Theories of Muscular Contraction

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SINCE Lundsgaard showed that the contractile mechanism can work without production of lactic acid and that this acid, when formed, appears mainly, perhaps entirely, after contraction is over, the one remaining important chemical change, the breakdown of phosphagen (phosphocreatine) is generally supposed to precede and cause contraction. This view, however, scarcely accounts properly for the observed behaviour of muscles poisoned with iodoacetate. In such muscles, when stimulated in nitrogen, exhaustion of the phosphagen supply brings to an end the only available exothermic reaction and the muscle fails to respond; but it does not fail to contract, it fails to relax, for it remains in a state of contracture (‘rigor’) developing a tension not far short of a maximal twitch. It seems more natural to conclude that the chemical reactions accompanying activity are primarily concerned with relaxation and occur after contraction; this is to say, they represent stages in a ‘recovery process’ as that term has been applied to processes in nerve.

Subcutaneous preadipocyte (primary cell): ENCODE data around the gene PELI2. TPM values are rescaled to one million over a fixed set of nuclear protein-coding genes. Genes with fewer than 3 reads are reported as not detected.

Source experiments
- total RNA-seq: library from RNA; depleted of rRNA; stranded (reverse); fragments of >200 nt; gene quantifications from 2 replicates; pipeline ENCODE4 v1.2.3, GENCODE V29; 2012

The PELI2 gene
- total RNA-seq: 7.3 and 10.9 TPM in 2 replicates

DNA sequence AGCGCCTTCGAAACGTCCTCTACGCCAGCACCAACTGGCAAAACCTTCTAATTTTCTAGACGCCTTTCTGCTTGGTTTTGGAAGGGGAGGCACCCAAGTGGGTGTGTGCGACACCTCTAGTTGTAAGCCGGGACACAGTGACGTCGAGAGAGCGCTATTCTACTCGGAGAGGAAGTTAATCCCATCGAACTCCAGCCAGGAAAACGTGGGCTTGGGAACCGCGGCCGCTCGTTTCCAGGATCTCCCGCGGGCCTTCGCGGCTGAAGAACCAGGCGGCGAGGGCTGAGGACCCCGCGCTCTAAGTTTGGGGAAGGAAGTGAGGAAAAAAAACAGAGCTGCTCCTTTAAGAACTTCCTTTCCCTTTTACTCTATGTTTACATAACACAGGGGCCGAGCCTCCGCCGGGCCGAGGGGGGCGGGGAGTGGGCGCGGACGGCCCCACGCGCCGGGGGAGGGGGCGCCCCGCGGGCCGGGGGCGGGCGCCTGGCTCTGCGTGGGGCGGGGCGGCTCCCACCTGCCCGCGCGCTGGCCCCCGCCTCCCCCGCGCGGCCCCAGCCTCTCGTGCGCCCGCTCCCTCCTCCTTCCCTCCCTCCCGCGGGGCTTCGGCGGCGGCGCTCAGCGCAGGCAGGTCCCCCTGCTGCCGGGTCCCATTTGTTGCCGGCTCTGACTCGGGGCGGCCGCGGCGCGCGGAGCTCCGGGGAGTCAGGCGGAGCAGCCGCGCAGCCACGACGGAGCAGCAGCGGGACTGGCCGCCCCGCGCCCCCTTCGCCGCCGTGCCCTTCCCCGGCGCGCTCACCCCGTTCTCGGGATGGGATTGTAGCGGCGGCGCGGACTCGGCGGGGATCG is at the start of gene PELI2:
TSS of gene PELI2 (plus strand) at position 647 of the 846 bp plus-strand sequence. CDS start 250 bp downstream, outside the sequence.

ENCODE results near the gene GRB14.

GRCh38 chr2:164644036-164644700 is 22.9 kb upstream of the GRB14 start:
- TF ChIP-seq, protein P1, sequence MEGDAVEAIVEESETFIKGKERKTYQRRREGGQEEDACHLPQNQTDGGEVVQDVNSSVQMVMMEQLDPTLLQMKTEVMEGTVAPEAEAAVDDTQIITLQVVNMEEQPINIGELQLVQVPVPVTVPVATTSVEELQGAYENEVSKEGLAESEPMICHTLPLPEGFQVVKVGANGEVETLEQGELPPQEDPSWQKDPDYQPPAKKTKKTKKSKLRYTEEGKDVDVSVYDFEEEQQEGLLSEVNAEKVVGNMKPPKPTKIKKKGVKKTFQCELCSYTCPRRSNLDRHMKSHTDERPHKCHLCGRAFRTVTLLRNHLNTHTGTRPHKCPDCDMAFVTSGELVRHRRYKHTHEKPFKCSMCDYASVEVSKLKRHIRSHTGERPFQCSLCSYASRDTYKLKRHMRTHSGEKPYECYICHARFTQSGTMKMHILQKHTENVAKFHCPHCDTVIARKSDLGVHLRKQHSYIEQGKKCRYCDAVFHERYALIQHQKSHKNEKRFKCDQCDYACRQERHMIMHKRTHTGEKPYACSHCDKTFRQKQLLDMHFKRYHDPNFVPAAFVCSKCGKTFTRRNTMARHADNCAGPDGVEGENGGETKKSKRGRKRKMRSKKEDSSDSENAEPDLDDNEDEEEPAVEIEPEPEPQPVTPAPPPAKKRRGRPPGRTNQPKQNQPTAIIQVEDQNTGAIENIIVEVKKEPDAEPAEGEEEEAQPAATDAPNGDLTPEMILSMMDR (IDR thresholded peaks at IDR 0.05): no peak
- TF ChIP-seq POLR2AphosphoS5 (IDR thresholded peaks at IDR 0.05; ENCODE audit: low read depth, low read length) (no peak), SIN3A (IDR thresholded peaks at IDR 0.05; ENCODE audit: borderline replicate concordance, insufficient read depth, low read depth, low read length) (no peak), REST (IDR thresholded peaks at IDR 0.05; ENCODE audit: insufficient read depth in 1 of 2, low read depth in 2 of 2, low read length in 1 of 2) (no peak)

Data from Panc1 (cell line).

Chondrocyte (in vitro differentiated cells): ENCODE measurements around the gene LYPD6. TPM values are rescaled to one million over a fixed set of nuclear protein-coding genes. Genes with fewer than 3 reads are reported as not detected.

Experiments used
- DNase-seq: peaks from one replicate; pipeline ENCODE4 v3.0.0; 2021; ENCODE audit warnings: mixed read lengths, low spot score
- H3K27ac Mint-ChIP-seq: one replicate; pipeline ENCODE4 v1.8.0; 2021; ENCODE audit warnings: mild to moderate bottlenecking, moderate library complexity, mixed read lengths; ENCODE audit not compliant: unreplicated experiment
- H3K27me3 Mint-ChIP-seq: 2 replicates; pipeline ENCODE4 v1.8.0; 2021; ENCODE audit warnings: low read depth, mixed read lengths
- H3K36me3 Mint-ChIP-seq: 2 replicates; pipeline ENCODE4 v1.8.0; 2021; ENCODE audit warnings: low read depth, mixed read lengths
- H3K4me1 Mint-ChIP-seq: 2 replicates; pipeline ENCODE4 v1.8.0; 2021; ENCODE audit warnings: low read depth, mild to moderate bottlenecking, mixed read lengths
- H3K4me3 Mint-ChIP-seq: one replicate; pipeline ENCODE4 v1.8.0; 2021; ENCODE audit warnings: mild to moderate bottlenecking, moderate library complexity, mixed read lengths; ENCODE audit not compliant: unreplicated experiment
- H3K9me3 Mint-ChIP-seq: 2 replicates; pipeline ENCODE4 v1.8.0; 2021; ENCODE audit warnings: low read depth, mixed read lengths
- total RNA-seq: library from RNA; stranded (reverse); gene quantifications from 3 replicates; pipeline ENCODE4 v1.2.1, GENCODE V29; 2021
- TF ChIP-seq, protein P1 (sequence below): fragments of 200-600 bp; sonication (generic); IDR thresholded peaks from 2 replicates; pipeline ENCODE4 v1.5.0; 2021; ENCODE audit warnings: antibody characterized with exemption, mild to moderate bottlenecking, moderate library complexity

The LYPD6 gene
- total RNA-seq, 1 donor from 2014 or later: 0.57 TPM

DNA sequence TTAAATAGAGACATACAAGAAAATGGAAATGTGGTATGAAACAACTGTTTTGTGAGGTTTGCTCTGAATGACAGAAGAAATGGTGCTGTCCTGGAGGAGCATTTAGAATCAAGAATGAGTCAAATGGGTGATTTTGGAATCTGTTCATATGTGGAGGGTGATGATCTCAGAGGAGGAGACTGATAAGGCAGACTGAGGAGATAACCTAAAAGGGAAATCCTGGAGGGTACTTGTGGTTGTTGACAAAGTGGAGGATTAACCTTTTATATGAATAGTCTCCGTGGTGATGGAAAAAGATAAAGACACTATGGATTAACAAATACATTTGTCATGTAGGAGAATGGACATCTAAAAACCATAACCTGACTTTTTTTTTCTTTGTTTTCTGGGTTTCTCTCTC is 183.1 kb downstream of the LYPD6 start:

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RITCHIE, A. Theories of Muscular Contraction. Nature 129, 165 (1932) doi:10.1038/129165a0

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